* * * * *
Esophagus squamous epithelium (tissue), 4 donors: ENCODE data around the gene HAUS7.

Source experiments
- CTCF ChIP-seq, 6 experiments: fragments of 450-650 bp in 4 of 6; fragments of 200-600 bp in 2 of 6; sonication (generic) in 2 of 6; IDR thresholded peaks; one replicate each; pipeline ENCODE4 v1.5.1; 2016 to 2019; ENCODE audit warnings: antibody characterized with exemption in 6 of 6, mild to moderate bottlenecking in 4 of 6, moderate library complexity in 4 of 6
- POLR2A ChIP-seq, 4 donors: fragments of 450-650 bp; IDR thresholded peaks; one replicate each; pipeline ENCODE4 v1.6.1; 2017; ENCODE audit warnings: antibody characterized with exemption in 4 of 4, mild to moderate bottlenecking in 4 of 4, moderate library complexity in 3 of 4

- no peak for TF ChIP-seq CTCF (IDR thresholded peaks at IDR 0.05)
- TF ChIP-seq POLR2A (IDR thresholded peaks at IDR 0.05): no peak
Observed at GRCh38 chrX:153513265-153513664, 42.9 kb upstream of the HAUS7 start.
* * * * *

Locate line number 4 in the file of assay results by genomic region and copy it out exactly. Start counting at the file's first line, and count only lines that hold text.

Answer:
- POLR2A ChIP-seq, 4 donors: fragments of 450-650 bp; IDR thresholded peaks; one replicate each; pipeline ENCODE4 v1.6.1; 2017; ENCODE audit warnings: antibody characterized with exemption in 4 of 4, mild to moderate bottlenecking in 4 of 4, moderate library complexity in 3 of 4